Uphill is a compelling addition to anyone’s book collection. It is an inconceivable story based on real-life experiences. No one’s imagination can make this up. Geoffrey has intelligently crafted a story that draws the reader into his life and the horrifying events that unfold. It is a remarkable study of human love, betrayal, suffering, courage, hope and strength.
Geoffrey picks out parts of his past and develops this antihero character. He builds up his self-made life and travels the world, adding his English humour and dry sarcasm to write an entertaining story. It would be impossible to envision a reader closing the cover and not coming away with something. This is a very important piece of work.
The reader’s attention is grabbed in the Preface by dragging them steeped in pain up a massive mountain pass on a cycle. There are enough details and graphic accounts of emotional turmoil to suggest this guy has gone through hell. As the story develops, the peaks and valleys heighten, and the depth of the abyss he has to climb out of magnifies. It is cleverly crafted and purposefully executed.
The knee rebuild surgeries were groundbreaking. How he deals with this, the complications from the corrective surgeries, the eventual failures will shock and draw in the reader. They will feel his screaming pain and depressive struggles. But they will laugh and be humbled as he seeks the humorous side of this surgical onslaught.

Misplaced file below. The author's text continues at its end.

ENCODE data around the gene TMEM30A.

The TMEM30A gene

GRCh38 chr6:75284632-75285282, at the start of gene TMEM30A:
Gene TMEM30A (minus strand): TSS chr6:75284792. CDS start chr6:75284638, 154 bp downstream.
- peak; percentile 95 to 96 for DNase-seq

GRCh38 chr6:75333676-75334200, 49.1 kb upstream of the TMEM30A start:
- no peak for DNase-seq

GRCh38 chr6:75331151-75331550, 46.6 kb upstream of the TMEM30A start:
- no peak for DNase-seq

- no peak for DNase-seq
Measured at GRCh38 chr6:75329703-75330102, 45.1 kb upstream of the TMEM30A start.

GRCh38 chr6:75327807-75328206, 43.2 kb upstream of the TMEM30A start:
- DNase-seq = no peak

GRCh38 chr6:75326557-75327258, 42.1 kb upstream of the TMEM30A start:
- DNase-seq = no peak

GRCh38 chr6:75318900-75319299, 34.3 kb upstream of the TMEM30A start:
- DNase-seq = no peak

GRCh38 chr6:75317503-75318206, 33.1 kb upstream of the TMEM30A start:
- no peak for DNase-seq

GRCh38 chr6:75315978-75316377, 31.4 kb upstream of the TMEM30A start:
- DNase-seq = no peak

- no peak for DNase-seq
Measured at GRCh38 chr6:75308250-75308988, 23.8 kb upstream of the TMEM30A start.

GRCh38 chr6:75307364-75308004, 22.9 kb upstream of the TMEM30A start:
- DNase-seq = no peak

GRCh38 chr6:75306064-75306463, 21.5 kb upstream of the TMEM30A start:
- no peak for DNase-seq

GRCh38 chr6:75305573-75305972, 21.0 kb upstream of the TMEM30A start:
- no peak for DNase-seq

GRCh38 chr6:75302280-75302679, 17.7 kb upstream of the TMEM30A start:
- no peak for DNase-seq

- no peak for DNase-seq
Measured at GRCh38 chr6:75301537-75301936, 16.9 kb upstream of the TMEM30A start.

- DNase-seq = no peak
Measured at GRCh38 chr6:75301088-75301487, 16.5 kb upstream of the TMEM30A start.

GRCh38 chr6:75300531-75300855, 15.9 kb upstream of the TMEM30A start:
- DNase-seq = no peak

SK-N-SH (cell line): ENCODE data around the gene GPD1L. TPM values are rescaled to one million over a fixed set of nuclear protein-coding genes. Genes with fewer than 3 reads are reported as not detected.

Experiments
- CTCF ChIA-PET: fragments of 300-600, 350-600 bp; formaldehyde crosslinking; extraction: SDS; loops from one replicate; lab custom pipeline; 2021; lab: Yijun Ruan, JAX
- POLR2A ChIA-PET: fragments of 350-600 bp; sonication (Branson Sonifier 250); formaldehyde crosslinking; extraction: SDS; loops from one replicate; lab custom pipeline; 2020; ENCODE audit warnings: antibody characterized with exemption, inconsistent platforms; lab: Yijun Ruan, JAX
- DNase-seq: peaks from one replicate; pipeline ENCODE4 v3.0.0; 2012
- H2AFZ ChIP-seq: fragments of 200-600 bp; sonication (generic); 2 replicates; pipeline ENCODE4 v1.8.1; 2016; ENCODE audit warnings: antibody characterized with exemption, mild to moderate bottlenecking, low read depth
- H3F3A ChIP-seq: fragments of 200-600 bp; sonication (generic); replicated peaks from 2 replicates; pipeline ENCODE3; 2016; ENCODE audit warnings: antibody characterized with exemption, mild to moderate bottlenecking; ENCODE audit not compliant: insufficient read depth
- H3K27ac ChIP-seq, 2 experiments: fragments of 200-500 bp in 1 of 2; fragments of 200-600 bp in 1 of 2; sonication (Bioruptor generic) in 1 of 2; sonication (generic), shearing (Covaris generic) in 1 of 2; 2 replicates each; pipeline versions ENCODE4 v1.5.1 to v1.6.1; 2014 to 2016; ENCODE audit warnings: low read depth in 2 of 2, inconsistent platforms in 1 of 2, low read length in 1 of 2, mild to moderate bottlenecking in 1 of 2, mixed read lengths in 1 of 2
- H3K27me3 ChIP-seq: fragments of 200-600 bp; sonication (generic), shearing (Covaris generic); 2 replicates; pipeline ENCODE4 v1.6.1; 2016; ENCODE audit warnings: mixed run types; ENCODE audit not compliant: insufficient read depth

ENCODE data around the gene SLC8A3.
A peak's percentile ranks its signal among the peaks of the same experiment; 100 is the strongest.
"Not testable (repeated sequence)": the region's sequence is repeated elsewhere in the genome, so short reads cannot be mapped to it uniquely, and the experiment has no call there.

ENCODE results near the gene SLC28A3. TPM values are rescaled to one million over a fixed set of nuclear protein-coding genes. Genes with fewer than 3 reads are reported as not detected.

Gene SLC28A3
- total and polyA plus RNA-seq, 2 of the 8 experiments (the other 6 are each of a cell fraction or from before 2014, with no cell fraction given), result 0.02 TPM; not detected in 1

Being told by surgeons that his knee was finished didn’t stop him. The effort, desire and insane goals he sets on his cycle will provide hope and encouragement for everyone.
Unknown to Geoffrey, his wife had been planning divorce for several years and he wasn’t prepared for it, not that it mattered in the end. This part of the book should disturb all readers when a fraudulent default judgment was filed. A subsequent appeal against the judgment is sealed from public records.
When the knee is lost and the divorce filed, a forest fire destroys his new neighbourhood. Then came the default judgment and the financial destruction of his company. He finds love again only to be erroneously tossed in jail. Instead of drowning in alcohol, he continues his cycling quest and rewards himself with accomplishments that left the medical profession speechless.
Throughout all these calamitous events, he could have given up but elected not to. He had responsibility of employees, his children and himself. He didn’t want to be beaten down. He didn’t want to lose the fight. He didn’t want to toss in the towel. When one’s back is against the wall and one is falling, it is not clear to see who will bring a bat, who will hold their hand out and who to trust. One’s faith in humanity gets distorted but this is life. Geoffrey wanted to find out who he is. He wanted to test the limits and wanted to keep pushing the boundaries of his pain and suffering in order to keep going.
His scientific and engineering firsts add credence to an already entertaining and fascinating story.
Readers will have their own experiences and will be able to relate. Some will have gone through hell and will find the drive and motivation in Uphill to help them. As Geoffrey jumps from one catastrophic event to another, it is a testament to his tenacious ability to keep moving forwards. He never gives up. It is motivating, inspiring and dynamically moving. It is well written and a remarkable true story.